I have a deep respect and appreciation for the Reformed tradition and I believe that it is important that we keep faith with those who have gone before us. I do not believe, however, that keeping faith with those who came before us involves a commitment to the permanent continuation of the ecclesiastical and theological wars that they started. Whilst we ought not to abandon the biblical truths that they stood for, we should recognize that it is often possible either fully or partially to resolve such conflicts, without making such a sacrifice. It has long been my conviction that many of the problems in debates between Arminians and Calvinists boil down to the fact that we have been asking the wrong questions and that there may be new and biblical ways of framing our debates which would allow for a far less antithetical relationship between the positions. I am convinced that the true heirs of the Reformers are more likely to be found among those who seek for biblical ways beyond theological disputes, rather than among hotheads who find their theological purpose in holding onto the bitterness of old conflicts.

The danger of getting ‘stuck’ in such debates is that we may fail to explore the potential of the Reformed faith. I believe that many Arminians have valid and biblical concerns about the Reformed faith. That they seek to defend their biblical convictions in terms of a suspect theological system is regrettable. Rather than condemning them and alienating such people, I would counsel young Reformed theologians to listen carefully to such people’s concerns and to attempt to take them on board, where those concerns are biblical. Often Arminians are giving a voice to dimensions of the Scripture’s teaching that have been silenced by many Reformed theologies. For this reason alone, it is very important that we pay attention to what they are saying. I would like to see us working towards theological formulations that have been tempered by the criticisms of such people, but which continually seek to remain faithful to the Scriptures and the insights of the Reformed tradition. Working from what I see to be essentially Reformed theological convictions I would like to work towards the construction of a theology that takes the biblical concerns of such people on board to the extent that they no longer regard Reformed theology as a threat and our differences are minimized as much as is possible without the sacrifice of biblical convictions.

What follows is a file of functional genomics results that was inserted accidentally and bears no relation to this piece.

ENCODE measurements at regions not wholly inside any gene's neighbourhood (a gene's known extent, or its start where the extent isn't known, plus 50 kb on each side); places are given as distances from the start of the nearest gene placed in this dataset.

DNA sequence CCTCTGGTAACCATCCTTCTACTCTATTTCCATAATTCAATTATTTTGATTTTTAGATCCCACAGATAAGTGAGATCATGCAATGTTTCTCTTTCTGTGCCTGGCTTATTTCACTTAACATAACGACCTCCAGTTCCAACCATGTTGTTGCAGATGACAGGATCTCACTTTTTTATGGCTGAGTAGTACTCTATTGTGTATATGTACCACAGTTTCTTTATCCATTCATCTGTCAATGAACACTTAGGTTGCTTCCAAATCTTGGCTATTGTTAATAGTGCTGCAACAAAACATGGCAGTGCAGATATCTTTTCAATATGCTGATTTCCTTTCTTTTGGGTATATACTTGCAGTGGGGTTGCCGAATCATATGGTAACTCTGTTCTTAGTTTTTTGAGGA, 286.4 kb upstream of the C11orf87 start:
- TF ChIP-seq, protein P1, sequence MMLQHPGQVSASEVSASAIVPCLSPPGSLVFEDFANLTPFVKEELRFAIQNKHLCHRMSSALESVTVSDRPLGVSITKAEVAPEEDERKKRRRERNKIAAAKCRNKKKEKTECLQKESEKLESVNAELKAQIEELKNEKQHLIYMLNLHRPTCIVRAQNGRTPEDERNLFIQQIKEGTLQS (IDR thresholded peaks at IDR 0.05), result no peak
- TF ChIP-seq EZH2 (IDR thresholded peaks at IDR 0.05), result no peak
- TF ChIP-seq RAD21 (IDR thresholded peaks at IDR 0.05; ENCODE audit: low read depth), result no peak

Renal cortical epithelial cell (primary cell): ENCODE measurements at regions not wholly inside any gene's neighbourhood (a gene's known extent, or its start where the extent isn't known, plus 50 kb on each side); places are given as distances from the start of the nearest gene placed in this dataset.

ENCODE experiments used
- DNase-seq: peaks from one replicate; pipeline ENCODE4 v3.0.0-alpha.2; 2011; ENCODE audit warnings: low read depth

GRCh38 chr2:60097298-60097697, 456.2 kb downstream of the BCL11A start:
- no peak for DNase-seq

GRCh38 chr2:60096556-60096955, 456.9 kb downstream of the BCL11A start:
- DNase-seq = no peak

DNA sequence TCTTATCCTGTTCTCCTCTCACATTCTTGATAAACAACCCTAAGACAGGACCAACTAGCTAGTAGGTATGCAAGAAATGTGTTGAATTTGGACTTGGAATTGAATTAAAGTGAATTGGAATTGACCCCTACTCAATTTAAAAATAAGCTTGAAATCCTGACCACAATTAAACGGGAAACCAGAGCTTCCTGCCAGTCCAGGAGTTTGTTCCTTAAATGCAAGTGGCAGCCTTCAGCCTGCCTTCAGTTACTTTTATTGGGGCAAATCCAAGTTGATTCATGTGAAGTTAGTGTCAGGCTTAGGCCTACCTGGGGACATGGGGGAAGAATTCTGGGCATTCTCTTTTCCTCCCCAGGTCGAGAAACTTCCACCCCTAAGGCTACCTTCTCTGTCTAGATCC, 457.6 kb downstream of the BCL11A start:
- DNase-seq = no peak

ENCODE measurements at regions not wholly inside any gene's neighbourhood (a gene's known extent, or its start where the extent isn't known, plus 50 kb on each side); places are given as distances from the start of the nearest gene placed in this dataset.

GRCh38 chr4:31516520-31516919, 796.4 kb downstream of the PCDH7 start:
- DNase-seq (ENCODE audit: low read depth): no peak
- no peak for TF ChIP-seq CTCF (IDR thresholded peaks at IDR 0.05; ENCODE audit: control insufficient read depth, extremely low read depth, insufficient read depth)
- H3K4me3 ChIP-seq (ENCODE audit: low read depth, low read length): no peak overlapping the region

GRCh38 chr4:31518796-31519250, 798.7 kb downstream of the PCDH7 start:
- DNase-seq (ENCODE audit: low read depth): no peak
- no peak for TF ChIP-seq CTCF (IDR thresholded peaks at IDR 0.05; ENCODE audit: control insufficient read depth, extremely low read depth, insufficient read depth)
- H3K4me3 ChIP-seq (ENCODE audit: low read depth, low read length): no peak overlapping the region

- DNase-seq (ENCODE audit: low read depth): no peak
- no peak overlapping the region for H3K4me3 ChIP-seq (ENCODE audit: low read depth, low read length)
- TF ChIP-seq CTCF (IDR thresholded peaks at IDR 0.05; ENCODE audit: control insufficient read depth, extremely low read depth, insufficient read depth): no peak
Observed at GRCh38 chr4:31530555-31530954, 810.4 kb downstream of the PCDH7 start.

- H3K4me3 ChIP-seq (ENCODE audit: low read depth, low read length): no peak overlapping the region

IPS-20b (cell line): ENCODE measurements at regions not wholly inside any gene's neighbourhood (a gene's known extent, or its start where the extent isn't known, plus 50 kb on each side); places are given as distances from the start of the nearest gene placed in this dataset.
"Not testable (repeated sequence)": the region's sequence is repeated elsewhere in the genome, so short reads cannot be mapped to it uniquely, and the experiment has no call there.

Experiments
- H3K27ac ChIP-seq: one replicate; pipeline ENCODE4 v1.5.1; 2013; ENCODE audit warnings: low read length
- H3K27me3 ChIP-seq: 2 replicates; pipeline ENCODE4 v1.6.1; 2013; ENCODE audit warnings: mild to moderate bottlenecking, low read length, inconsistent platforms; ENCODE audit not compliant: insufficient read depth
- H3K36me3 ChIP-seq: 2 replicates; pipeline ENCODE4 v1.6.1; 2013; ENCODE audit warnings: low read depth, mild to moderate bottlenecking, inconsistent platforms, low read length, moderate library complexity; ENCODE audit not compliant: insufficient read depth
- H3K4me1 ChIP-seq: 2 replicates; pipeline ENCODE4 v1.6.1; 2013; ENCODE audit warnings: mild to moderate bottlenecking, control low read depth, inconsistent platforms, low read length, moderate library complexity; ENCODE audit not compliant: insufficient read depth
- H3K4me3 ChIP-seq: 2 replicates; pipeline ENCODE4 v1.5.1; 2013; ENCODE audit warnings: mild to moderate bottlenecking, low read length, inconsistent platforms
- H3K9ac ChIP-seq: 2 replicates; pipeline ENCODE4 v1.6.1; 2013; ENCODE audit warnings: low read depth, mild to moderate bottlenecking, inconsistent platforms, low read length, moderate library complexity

I believe that such a process of engagement with Arminians (and other theological traditions for that matter), far from compromising the Reformed faith, will end up greatly enriching it.

7. Imagine that you are able to direct the reading of a young student just starting out in serious theological study. What writers or books would you assign to orient him or her to fruitful and productive understanding of the Bible?

There is no substitute for detailed knowledge of the text of Scripture itself. I would advise such a young student to read the Bible a number of times through and to learn certain passages by heart, before starting to really engage with the theologians. Listening to the Bible on CD or cassette is one of the things that have greatly helped me to come to a deeper knowledge of the Scriptures.